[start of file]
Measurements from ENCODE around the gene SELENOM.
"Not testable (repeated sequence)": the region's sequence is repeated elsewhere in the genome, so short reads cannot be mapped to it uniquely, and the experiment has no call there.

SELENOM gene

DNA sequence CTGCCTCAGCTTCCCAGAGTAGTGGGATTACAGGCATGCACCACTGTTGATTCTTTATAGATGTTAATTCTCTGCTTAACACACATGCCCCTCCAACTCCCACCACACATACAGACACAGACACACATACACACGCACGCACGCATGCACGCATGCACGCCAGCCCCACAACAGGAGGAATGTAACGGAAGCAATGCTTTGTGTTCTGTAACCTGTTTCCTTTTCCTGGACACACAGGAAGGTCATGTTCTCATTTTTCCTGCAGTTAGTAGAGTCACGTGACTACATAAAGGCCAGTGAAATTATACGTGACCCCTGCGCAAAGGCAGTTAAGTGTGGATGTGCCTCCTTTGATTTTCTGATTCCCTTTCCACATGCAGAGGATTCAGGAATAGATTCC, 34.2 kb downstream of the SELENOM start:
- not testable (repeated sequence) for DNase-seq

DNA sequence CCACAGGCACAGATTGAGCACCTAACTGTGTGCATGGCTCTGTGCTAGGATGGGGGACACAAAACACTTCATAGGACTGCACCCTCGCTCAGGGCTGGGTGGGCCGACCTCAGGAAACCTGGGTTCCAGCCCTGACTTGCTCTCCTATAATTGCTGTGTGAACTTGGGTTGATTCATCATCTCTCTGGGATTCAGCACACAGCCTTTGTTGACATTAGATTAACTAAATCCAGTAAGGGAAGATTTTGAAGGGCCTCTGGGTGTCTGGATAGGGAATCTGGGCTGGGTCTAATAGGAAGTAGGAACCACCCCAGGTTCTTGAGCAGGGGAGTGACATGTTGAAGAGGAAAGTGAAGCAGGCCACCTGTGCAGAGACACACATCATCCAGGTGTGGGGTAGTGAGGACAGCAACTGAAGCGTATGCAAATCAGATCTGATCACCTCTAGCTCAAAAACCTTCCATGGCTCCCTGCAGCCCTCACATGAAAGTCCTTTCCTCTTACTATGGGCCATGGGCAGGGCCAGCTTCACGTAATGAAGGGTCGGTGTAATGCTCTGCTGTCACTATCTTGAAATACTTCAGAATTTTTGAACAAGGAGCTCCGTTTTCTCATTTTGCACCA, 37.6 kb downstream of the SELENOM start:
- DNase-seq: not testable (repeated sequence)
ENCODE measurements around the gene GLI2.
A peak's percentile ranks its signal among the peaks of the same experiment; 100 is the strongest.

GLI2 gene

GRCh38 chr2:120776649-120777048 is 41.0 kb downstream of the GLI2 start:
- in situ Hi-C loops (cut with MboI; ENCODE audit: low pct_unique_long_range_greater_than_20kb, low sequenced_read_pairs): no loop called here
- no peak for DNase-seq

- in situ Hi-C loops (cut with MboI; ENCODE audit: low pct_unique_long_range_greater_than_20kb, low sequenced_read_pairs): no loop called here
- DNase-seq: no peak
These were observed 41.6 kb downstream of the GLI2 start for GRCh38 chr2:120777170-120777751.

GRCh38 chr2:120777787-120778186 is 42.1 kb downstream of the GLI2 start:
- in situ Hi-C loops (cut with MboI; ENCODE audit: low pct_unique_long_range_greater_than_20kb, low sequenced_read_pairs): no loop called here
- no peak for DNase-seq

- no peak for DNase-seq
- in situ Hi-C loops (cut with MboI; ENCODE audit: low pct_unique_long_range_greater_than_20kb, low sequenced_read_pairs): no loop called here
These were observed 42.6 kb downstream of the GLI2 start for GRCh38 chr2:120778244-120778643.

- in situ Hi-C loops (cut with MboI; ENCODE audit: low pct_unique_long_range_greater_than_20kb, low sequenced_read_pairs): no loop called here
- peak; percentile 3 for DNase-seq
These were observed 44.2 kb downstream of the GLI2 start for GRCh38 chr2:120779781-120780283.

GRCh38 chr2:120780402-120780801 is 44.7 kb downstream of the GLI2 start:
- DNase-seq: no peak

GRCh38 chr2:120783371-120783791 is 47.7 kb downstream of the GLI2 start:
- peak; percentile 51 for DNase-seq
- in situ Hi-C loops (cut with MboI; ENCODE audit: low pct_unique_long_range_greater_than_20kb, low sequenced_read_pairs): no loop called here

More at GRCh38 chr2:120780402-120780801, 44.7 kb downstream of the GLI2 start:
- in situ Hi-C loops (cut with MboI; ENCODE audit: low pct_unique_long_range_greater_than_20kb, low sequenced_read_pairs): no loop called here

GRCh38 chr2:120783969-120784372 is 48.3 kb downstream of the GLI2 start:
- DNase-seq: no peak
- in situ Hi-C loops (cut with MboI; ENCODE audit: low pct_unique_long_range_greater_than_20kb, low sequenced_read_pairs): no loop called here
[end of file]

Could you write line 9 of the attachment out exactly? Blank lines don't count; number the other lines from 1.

A peak's percentile ranks its signal among the peaks of the same experiment; 100 is the strongest.